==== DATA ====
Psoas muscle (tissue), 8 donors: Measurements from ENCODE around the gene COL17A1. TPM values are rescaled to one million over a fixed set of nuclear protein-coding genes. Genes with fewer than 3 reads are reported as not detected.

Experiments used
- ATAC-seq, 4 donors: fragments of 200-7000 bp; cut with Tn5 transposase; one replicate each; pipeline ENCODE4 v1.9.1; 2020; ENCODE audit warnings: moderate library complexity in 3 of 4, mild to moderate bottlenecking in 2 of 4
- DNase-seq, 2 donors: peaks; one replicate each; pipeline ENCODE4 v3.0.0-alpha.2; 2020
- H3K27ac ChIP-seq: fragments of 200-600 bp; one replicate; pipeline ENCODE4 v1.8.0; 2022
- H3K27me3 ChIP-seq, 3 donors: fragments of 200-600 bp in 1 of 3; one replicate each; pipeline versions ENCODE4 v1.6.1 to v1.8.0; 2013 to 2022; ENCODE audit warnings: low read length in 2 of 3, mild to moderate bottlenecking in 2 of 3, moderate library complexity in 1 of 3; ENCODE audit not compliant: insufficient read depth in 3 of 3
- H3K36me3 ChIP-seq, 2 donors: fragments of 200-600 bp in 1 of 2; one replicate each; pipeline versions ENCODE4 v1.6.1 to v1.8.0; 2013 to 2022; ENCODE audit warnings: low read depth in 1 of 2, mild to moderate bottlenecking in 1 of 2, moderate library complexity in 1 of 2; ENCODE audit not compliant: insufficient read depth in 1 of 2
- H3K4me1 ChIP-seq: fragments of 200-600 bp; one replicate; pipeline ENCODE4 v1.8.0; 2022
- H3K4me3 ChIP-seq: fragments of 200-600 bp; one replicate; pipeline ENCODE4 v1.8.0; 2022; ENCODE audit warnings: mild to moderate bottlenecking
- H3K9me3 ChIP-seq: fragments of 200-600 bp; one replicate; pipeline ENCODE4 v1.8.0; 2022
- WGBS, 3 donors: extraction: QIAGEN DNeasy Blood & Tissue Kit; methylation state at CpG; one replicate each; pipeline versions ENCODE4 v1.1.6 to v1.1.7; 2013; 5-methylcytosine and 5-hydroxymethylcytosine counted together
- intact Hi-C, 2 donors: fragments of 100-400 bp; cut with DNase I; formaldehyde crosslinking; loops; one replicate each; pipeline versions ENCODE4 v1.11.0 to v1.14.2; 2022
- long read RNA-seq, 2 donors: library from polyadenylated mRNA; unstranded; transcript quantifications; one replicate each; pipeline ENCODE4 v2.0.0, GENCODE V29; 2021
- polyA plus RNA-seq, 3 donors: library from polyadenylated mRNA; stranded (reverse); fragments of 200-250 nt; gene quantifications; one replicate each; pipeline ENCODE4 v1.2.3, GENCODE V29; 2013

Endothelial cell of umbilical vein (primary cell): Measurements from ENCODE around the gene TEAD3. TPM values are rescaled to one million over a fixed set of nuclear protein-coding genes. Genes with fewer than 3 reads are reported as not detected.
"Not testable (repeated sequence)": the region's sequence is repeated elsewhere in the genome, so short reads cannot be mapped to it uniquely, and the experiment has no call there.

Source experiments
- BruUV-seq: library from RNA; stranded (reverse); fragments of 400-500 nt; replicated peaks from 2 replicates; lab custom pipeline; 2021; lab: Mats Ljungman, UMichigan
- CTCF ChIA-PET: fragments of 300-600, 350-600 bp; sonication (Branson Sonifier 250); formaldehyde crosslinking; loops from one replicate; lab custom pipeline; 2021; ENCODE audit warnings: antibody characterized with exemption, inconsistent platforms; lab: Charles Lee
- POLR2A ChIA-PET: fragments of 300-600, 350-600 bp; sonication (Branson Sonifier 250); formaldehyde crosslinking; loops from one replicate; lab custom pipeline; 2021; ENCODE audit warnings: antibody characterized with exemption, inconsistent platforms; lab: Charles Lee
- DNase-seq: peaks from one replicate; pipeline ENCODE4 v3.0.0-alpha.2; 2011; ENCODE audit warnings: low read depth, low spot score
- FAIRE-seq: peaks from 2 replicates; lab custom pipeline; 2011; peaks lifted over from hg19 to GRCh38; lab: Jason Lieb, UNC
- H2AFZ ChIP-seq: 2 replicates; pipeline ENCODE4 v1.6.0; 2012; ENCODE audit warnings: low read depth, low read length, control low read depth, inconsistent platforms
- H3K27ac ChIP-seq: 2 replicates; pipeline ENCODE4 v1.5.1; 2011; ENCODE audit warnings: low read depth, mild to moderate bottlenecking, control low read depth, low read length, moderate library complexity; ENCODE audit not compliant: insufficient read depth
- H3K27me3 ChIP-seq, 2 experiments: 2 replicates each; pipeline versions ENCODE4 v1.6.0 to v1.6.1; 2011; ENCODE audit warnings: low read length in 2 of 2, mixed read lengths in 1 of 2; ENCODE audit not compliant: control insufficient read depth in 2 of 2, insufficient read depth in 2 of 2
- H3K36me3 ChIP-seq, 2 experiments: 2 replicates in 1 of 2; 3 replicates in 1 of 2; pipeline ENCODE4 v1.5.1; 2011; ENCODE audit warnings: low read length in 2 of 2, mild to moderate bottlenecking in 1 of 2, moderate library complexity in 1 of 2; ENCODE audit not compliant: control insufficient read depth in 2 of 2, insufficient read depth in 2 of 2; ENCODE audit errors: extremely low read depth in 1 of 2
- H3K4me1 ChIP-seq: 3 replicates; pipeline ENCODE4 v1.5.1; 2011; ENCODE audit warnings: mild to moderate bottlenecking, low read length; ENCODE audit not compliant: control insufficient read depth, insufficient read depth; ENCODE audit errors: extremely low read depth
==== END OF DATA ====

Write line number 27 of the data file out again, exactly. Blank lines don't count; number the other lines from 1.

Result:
- H3K4me1 ChIP-seq: 3 replicates; pipeline ENCODE4 v1.5.1; 2011; ENCODE audit warnings: mild to moderate bottlenecking, low read length; ENCODE audit not compliant: control insufficient read depth, insufficient read depth; ENCODE audit errors: extremely low read depth